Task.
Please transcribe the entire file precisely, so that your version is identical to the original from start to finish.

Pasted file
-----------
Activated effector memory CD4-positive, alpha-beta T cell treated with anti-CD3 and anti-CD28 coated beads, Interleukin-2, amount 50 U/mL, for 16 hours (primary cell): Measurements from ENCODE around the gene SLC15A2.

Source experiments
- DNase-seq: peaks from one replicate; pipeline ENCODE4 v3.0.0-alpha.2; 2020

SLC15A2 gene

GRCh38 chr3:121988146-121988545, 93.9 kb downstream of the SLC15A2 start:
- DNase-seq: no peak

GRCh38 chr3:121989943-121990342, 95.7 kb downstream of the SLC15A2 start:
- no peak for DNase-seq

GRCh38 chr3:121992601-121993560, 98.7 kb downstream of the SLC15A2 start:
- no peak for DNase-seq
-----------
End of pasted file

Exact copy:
Activated effector memory CD4-positive, alpha-beta T cell treated with anti-CD3 and anti-CD28 coated beads, Interleukin-2, amount 50 U/mL, for 16 hours (primary cell): Measurements from ENCODE around the gene SLC15A2.

Source experiments
- DNase-seq: peaks from one replicate; pipeline ENCODE4 v3.0.0-alpha.2; 2020

SLC15A2 gene

GRCh38 chr3:121988146-121988545, 93.9 kb downstream of the SLC15A2 start:
- DNase-seq: no peak

GRCh38 chr3:121989943-121990342, 95.7 kb downstream of the SLC15A2 start:
- no peak for DNase-seq

GRCh38 chr3:121992601-121993560, 98.7 kb downstream of the SLC15A2 start:
- no peak for DNase-seq